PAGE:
It certainly wasn’t big numbers that kept him there or kept him motivated. His two congregations probably averaged 20-25 people most of the time, maybe sometimes reaching 40. But I have never seen a man with such intense laser-like focus and love for a people in my whole life. You’d think he was pastoring one of the biggest, richest, most powerful churches in the world. Far from thinking it beneath him, he would regularly say, “It’s such a privilege.”

Whenever you spoke to him, the people of Sutherland were on his heart and on his lips. I doubt few people in the world have ever been so prayed for. He preached so passionately for their conversion and spiritual growth, often weeping as he called sinners to Christ and pled for their souls. He loved them and they loved him. Yet, he would often say, “I need them far more than they need me.”

Behind every godly man…
Well, this post is already way too long; and it could go on for many more pages. But let me finish with my Mum (Scottish for “Mom”), because I know that my Dad would not have accomplished any of this without her. She’s been a model wife, mother, and pastor’s wife. Industry, integrity, intensity, and many other wonderful words have characterized her whole life of sacrificial and loving service.

I’m so, so thankful that God has brought them to this time of retirement and pray that He will give them many days of well-earned rest and quiet, to enjoy one another, and to prepare for the great eternity when I believe they will both hear, “Well done, good and faithful servants.”

And if you do ever read this Dad and Mum, I love you, I miss you, and please forgive me this blog!

Dad and Mum in the same vacation spot they've been going to for 37 years

Dad and Mum in Isle of Wight, England, the same vacation spot they’ve been going to for 37 years.

  • http://philippians314.squarespace.com Kim Shay

    I’m very thankful you did write this. I love to hear of stories of such humble faithfulness! And your children will have this to read so they will know the legacy your father is passing down. What a beautiful tribute!

  • David (from England)

    A beautiful story well worth the telling. Thank you for this.

  • http://www.homeschoolonthecroft.com/ Homeschool on the Croft

    I think that may be the loveliest thing you’ve ever written. It won’t surprise you to know that I’m in tears reading it. I think everyone who’s met your mum and dad ‘in the flesh’ will say a hearty ‘Amen’ to everything you wrote, and we know you could have gone on to write a book about your Dad’s humility, gentleness, graciousness, meekness.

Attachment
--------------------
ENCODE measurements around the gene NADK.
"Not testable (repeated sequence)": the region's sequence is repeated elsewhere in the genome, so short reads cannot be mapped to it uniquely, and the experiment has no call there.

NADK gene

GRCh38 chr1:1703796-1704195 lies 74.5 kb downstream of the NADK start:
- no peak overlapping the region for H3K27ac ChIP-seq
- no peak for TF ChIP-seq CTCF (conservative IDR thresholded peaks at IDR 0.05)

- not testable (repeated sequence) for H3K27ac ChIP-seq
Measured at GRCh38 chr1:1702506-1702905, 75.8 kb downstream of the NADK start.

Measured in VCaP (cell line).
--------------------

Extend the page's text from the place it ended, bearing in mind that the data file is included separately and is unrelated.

Your parents are one of the loveliest couples I’ve ever met, and I have memories of them going back almost forty years (times when they wouldn’t even remember who I was, but their loveliness, their kindness, and their smiles) always struck me). These impressions, created in our childhood, don’t leave us. Seeing the beauty of Christ shine in other people’s lives is such a blessing to us.

    We wish them every blessing in their retirement … though I’m thinking their ‘retirement’ will most likely simply be another ‘change of career’.

  • http://rpmministries.org Bob Kellemen

    Give honor to whom honor is due…thank you, David, for honoring your Dad and for encouraging me to strive for industry, integrity, and intensity.

  • Les

    Thank you for posting this! It’s an encouragement since I’m starting over at age 49 and still wondering what direction to take.

  • http://www.gentlereformation.org Barry York

    Thank you for this beautiful tribute to your father, David.

  • John J Murray

    I can echo all that you have said from my own experience of fellowship and ministry and that of my relations who have have sat under his gracious ministry. They both manifested the beauty of grace and your Dad had that unction in his preaching that is all too rare today. A happy retirement that is well earned.

  • http://www.ayrfreechurchcontinuing.co.uk Gavin Beers

    A pastor to young pastors too, always seeking to encourage and give sound advice. A man of strong conviction coupled with humility and love.

  • Kip Burke

    David, thanks for sharing your heart and your parents with us. You are blessed and your testimony has blessed me this Monday afternoon!

  • Kirsty Fairns

    David thanks for this, echo all you have said about mum and dad and will try not to tell them about it!! We are blessed indeed…

  • Indebted

    I feel inadequate to add comment, you being his own son, and I only being a life he’s touched along the way, but I just can’t bring myself to not say this:

    I first heard your Dad preach at a youth weekend, that I don’t think I paid much attention to, but your parents showed such care and gracious hospitality to my sister and I, that I have ever since remembered him with fondness.

    In the years following, when I was first seeking the Lord I found myself listening to a lot of your Dad’s sermons.

    The day before I left home for university, one of his sermons had the warning:
    “It’s better to have no friends for a period than to have the wrong friends”.

    Coming when it did, I was conscious of it being an unavoidable restraint on me. It disarmed my excuses about what I’d have socially agreed to for the sake of forming friendships/meeting new people. I’m thankful that the Lord powerfully used it by His grace to redirect my affections.

    That was probably the most dangerous time of my life. With the enticement of a world that would accept me if I just joined in, I tremble to think of where I could easily be, except for the ministry of your father being blessed to my soul on that day.

  • T.Newbell

    David, I loved reading this! Praise God for your fathers faithfulness. Beautiful that he did not grow discontent serving. So encouraging!

  • Alastair Manderson
  • Betsy

    A very inspiring blog indeed. Praise GOD for such devotion. Your dad & mom àre good examples for us to follow. God bless u for this wonderful blog!